Interrogating ad spending
It’s no secret that the ad-scape is highly saturated. Research has also suggested the public is susceptible to ad-blindness. Despite this, the big social networks are getting more revenue than ever from ads, building an increasingly cluttered marketplace. But it’s hard to tell if they are ever really being seen by the target audience. Would this change for a business with access to its own network? In future brands, communities and influences will invest in taking control of their own insights, content and reporting. Having a company-specific social network will mean being able to test products or ad concepts with followers, take polls on projects or invite loyal consumers to take part in special events. Brands could be the only lead voice in this arena, with followers contributing their own content, thoughts and ideas.
The power of shared knowledge
The few branded communities that already exist have seen some clear gains. For one thing, distributed customer service, where users can help solve problems, can reduce overheads – estimated between 10 and 25% annually. It also spearheads product innovation ideas, where brands such as Lego really excel. The new world of social will see a shift from a mix of social and branded communities to a convergence of the two, integrated within the existing infrastructure for each business.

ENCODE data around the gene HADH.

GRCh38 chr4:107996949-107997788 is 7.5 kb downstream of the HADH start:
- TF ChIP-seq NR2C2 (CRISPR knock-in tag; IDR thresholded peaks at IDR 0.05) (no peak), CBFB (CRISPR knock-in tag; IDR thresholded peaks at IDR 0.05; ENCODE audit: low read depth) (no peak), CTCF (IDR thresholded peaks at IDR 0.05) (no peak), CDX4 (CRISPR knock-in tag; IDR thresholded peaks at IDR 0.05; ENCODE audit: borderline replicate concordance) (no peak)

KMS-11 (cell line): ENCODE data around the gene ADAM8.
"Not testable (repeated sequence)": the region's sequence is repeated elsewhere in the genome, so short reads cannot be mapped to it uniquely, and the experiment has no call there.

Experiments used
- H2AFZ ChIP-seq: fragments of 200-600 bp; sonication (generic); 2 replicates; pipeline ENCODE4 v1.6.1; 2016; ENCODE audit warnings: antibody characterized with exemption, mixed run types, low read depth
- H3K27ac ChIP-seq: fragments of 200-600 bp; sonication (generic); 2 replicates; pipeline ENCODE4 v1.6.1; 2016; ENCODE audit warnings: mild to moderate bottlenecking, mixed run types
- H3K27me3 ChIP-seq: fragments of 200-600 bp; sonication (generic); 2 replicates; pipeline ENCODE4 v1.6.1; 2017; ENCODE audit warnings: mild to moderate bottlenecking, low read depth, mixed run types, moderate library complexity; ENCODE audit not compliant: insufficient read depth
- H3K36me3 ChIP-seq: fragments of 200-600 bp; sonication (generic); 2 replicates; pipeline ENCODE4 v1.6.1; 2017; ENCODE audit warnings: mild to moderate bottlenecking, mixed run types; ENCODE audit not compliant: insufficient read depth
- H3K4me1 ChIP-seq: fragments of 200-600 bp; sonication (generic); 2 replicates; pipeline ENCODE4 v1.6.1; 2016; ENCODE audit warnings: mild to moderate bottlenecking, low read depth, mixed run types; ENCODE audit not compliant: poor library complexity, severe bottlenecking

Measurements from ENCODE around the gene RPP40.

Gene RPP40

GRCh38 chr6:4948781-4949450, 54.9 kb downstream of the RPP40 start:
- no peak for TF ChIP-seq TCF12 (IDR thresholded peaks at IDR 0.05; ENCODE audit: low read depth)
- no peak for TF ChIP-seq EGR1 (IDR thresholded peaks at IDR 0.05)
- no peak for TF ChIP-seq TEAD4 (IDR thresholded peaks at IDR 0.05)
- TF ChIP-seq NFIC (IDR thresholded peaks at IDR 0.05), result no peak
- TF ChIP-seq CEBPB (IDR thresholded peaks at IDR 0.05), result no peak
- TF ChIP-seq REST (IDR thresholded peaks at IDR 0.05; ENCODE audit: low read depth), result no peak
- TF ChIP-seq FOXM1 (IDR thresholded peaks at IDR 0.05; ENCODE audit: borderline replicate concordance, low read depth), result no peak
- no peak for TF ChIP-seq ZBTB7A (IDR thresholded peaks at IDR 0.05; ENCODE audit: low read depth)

An uptick in retention and loyalty
Loyalty and retention are a challenge for the big social networks. But there’s a proven connection between branded communities and customer retention and loyalty. Studies have shown that trust within the community leads to higher commitment and affinity, which then drives more loyal behaviour. In fact, 37% of people are more likely to stick with a brand when part of a community, according to a study by Dialogue. More and more companies will wake up to this in 2019 and beyond, particularly as it all links to social spending.
Social selling growth
Companies are having some success in the “shop” features of big social platforms and it’s definitely an area for growth. But perhaps there’s more that can be done. Those who are part of a community spend on average 20% more than those who are not, according to the journal of Marketing Science. Tomorrow’s social will be about optimising the social sales funnel and continuing to build community involvement across social selling. In short, 2019 will welcome a new, if not somewhat familiar, dawn for social media where communities will once again come together to build trusted environments. As a result, this will lead to an uptick in sharing, engagement and buying in a safe and reliable environment. Rashid Ajami is CEO and founder of Connectt, the social-network-as-a-service provider for brands, organisations and influencers